2. No plastic pots are used. Several mail order companies are now packing bare root plants in paper and cardboard, saving even more plastic.
  3. Bare root plants take up less space and are lighter, so there is less environmental cost and space used when transporting them, either from the garden centre in your car, or via the postal system.

Preparation and Planting

Carefully prepare the site a week or two before planting. Clear the ground of perennial weeds and dig over the strip where the hedge is to go. Make it least half as wide again as the planting width and dig in plenty of well-rotted compost or manure. Let the ground settle, then just before planting, sprinkle on a good general fertilizer and fork it into the soil.

Soak bare-rooted plants for at least an hour before planting and prune off any roots that are broken or damaged. Water container grown plants thoroughly before planting. Try not to disturb the root ball, except to gently tease out any roots growing in a spiral at the bottom.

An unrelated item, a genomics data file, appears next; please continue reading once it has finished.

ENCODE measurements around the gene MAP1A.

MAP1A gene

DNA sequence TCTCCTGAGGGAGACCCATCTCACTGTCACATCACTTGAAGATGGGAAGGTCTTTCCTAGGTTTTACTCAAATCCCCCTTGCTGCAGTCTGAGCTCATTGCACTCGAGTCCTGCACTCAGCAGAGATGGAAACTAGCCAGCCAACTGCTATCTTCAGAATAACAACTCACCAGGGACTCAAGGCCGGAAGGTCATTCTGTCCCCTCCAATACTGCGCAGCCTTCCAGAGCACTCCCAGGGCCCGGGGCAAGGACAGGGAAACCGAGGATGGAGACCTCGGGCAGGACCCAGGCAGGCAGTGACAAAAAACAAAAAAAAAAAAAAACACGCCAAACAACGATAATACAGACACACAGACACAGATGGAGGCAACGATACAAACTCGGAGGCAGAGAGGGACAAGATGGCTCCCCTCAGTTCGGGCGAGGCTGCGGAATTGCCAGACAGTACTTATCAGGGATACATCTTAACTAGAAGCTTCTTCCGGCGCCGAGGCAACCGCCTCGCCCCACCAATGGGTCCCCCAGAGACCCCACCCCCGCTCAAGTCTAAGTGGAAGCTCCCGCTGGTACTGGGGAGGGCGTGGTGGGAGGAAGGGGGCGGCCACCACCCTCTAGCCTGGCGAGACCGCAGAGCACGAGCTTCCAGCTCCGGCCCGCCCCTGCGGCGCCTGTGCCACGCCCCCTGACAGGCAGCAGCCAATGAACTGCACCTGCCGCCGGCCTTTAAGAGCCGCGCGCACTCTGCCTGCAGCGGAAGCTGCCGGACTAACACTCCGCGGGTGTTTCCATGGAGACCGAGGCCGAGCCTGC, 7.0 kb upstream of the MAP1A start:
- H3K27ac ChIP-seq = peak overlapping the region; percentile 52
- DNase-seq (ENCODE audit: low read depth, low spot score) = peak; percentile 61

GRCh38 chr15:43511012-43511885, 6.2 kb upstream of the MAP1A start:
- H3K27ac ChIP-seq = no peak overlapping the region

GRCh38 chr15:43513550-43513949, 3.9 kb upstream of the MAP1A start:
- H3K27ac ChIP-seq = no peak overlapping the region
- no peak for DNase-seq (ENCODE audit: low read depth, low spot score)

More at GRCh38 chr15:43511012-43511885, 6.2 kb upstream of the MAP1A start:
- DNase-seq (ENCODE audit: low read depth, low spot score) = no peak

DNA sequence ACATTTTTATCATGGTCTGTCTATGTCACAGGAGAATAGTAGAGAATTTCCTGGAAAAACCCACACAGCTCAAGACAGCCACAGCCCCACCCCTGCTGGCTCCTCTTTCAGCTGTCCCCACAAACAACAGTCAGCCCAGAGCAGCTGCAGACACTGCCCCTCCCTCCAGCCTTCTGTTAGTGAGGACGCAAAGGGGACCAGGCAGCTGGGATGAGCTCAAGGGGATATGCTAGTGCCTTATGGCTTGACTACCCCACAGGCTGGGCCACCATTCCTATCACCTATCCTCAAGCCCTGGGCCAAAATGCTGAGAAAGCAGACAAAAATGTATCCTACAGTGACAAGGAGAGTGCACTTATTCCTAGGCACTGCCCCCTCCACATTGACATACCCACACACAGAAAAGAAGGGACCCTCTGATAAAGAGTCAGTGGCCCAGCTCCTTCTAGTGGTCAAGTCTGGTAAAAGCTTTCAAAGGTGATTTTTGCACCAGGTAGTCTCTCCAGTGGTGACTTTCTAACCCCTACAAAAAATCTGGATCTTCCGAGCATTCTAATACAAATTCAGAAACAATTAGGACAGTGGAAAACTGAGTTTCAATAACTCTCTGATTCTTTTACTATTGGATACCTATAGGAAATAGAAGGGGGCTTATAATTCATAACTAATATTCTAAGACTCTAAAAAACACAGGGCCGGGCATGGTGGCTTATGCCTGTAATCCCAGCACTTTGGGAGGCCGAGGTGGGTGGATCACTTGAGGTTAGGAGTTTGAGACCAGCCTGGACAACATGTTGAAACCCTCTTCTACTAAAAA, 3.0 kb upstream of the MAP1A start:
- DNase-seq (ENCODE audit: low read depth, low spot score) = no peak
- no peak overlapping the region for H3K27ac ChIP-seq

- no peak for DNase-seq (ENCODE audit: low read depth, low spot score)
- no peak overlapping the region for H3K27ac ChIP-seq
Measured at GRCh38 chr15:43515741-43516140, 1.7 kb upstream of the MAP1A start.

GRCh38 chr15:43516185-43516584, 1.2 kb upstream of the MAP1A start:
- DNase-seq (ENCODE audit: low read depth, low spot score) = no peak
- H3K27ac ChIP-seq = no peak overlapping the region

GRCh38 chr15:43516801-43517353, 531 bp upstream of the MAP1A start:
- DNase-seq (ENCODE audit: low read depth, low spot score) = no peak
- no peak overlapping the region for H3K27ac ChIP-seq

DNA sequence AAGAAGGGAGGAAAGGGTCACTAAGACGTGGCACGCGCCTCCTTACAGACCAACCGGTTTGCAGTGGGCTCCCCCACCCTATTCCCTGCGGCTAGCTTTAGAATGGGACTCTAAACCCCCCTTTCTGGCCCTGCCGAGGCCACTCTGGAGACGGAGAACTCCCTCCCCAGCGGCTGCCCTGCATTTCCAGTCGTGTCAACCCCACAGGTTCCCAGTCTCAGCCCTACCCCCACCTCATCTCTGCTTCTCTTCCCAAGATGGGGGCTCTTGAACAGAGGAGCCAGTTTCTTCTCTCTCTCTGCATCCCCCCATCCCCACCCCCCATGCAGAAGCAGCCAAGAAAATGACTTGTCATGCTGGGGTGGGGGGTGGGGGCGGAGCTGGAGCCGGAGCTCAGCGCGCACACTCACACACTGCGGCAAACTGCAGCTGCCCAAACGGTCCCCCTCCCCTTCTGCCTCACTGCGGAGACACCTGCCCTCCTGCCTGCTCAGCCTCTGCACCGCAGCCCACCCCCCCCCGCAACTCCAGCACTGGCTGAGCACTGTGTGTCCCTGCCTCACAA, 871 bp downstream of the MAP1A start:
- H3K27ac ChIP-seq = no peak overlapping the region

Position a stake in at each end of the strip and run a garden line between to ensure the hedge is planted straight. Use a length of wood or cane, cut to the required distance between plants, to use as a guide for spacing. Dig a hole at the first position and plant at the correct depth, spreading the roots well out if it is bare rooted. The soil level when firmed should match the soil level mark on the stem. Space out the second and following plants at the correct distance. Firm each plant in with your feet before planting the next. Water copiously until well established.

Planting Trees And Shrubs

The planting of bare-rooted or root wrapped, deciduous trees and shrubs should be completed before the end of February / early March. The aim is to finish planting them before there are any signs of growth. Prepare the site well, first by digging a hole large enough to accommodate the root system.

Evergreens, conifers and container grown plants should be left till April, when the weather and soil is warmer.